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Source: Bell's Weekly Messenger, No.1779, Sunday, May 2, 1830.


John Barnes? was on Thursday re-examined at Bow-street on the charge of having stolen 61 silver plates from the Marquis of Bath's house in Grosvenor-square. Some glass, identified as the Marquis's property, was found at his lodgings, and he was remanded in the hope of discovering his accomplices.

At Bow-street, on Friday, Lord William Lenox was charged by Thomas Price, a footman in the service of Captain Simpson, of No. 5, John-street, Bedford-row, with assaulting him. The complainant said he was at the stage-door of Covent Garden Theatre with his master's carriage, when Lord Lenox's coachman ordered Captain Simpson's coachman to drive on. He refused to go, and Lord Lenox gave the same order, which the coachman disregarded, and Lord Lenox asked to whom the carriage belonged. He was told by complainant that it belonged to Capt. Simpson, and his lordship said he was "a liar." Complainant told his lordship that he (Lord Lenox) was a liar, and his lordship beat him in consequence with a cane. Lord Lenox said that Lady Lenox, having concluded her theatrical labours on Thursday night, was anxious to leave the theatre for home, when the carriage to which the complainant was attached was found placed exactly opposite the stage-door, and her carriage could not draw up; he (Lord Lenox) requested the coachman in a very civil manner to draw off, which he refused to do, and an altercation ensued, in the course of which he called the complainant an impertinent fellow; and the latter, in reply, told him he was a liar, and he then struck him with a small cane. This statement was corroborated by Mr. Wood, the vocalist, and by his lordship's coachman. Sir Richard Birnie said the assault was a very slight one, and the complainant had brought it on himself by his impertinence. If he thought proper, he might go to the sessions and indict his lordship. The warrant was discharged.

An old woman was sent to the House of Correction for three months, from Hatton-garden Police Office on Monday, for pretended to tell fortunes and thereby extorting money. It appeared that she was an old offender, and on this occasion several young women had been detected at her residence in Saffron-hill, seeking information as to their future prospects in love and worldly happiness.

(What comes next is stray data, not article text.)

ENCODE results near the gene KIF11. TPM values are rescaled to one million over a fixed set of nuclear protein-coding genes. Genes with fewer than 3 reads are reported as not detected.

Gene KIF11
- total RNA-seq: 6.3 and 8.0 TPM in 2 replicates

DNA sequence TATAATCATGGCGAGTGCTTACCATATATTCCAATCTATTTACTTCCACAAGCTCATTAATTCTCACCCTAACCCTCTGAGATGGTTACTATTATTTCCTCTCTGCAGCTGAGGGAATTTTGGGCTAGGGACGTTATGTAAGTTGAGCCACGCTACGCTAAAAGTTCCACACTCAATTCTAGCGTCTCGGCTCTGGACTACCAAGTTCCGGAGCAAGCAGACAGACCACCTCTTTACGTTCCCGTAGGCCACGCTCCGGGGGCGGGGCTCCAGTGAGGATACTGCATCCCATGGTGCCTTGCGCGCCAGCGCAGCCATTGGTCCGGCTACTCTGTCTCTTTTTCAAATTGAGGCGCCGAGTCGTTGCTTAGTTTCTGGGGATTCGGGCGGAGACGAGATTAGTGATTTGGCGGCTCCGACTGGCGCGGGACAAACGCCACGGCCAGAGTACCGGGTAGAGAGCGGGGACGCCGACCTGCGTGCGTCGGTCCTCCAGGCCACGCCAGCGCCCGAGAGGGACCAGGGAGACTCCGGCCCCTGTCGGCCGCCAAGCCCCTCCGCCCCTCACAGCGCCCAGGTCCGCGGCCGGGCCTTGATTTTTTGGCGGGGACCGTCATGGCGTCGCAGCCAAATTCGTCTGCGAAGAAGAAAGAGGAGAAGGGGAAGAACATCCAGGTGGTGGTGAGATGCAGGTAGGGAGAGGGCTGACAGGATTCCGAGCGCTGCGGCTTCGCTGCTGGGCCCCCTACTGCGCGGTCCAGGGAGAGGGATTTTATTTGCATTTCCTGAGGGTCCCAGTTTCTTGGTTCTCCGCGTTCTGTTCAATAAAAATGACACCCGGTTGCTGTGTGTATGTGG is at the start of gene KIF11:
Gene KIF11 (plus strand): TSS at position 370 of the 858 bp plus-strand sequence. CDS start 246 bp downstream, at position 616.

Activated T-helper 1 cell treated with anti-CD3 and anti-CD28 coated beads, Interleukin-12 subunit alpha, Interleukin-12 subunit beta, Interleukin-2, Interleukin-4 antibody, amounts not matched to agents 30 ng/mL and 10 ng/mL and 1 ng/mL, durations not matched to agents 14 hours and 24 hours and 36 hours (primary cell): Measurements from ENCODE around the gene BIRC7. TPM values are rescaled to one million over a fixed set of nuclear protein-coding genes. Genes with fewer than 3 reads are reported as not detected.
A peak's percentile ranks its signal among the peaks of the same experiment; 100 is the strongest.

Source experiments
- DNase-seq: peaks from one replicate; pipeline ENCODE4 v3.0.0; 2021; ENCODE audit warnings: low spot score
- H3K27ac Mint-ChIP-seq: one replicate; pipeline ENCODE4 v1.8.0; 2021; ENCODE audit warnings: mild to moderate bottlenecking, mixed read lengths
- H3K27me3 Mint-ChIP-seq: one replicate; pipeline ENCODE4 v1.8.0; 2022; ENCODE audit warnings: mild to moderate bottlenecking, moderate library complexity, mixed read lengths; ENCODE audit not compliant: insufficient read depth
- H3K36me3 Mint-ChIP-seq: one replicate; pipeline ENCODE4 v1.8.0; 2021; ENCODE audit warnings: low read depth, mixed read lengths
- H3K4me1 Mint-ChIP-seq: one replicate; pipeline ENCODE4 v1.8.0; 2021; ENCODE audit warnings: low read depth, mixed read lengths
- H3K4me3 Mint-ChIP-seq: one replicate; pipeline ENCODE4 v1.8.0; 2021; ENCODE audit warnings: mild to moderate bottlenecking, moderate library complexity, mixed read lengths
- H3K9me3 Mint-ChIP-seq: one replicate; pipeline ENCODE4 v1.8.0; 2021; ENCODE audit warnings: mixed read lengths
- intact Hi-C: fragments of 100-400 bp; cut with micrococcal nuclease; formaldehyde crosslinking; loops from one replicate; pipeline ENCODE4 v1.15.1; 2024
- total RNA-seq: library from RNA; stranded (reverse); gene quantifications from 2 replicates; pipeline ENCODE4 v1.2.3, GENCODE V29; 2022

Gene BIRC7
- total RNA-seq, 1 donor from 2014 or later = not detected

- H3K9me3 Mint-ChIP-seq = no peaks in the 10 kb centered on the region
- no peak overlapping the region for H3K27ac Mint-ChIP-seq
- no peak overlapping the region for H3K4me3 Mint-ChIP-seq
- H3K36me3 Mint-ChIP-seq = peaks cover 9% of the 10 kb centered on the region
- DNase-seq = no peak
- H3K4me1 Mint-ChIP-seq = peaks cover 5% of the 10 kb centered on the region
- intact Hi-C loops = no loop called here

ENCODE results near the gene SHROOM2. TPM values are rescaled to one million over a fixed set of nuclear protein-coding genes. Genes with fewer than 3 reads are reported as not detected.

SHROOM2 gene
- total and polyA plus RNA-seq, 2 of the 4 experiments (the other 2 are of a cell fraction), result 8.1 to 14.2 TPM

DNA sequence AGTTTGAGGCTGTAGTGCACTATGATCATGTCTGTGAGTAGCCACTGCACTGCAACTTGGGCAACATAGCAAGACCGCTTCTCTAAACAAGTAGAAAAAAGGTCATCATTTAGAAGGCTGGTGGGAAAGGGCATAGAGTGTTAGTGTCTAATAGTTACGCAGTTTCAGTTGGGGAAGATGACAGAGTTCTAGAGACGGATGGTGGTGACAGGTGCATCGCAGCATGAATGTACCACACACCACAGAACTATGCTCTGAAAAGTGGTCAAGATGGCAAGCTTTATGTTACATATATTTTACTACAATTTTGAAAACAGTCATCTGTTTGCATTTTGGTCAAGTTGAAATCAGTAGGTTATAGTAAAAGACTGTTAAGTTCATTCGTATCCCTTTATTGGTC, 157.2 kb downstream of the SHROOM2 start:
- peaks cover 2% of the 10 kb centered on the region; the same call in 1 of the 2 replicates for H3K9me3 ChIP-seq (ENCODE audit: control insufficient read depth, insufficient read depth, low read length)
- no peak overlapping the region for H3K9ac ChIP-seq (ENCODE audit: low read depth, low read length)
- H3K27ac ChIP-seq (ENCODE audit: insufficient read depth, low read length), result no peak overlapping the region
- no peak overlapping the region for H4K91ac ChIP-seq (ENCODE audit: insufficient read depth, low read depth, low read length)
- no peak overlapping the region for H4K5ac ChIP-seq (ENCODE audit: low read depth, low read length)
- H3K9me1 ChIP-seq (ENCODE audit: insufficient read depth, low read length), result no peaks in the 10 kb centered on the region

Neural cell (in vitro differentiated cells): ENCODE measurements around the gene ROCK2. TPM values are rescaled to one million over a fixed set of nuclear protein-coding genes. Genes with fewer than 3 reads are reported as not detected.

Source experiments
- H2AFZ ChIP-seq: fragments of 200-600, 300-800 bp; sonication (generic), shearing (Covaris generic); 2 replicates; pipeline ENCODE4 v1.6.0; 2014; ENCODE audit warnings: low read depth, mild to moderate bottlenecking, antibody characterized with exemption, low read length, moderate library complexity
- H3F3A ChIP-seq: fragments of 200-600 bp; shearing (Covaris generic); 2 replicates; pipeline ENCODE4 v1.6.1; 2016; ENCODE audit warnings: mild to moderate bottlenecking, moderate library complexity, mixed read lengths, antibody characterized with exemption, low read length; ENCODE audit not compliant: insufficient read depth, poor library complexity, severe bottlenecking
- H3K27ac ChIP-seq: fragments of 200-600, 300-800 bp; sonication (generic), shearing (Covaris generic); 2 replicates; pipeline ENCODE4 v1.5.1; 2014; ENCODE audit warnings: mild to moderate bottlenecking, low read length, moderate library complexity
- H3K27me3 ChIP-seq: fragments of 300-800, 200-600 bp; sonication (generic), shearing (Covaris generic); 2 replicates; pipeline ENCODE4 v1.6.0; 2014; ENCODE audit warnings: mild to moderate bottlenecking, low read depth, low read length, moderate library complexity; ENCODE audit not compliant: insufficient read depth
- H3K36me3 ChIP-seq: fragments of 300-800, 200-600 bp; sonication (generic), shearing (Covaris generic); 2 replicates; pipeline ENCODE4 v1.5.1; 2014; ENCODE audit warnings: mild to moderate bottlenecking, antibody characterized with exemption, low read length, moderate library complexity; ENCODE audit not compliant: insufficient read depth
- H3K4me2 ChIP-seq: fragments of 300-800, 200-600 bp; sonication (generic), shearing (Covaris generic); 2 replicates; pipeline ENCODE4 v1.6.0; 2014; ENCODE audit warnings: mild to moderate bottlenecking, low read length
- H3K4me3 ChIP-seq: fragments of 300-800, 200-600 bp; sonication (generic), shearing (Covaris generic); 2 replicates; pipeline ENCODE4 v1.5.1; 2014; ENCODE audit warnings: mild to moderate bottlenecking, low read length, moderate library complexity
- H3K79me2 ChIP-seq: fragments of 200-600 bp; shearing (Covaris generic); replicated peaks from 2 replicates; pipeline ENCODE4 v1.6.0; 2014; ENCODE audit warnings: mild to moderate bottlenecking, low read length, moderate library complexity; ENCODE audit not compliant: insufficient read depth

A lad of shabby exterior, named Atfield was on Tuesday afternoon placed at the bar at Marlborough-street, charged with having burglariously entered the dwelling house of Mr. Smith, part proprietor of Richmond stages. It appeared that the mother of the prisoner had absconded from her children, and the daughter of the prosecutor being aware of this, commiserated the lad's situation, afforded him shelter at night, and generally gave him one or more meals a day, entirely unknown to her father, at his house in King-street, Richmond. In the month of August last the prisoner absented himself from his kind benefactress, and a few nights afterwards the rails were forced from the kitchen window and the prisoner and his brother regaled themselves upon cold sirloin and apple pie, after which they deliberately walked away with a new crape shawl; and were no more heard of until Sunday night, when a second breaking and entering took place, and a very handsome mirror, which it appeared they had attempted to move, was broken in pieces. Information was forthwith given, and one of the police apprehended the prisoner with the duplicate of the shawl in his possession. The prisoner said his brother had taken the shawl and he knew nothing of it until after it was pledged. He admitted that he had "looked in" to refresh himself, but that was all; and with regard to the looking-glass he had not been in Richmond after six on Sunday evening.—The prisoners were remanded.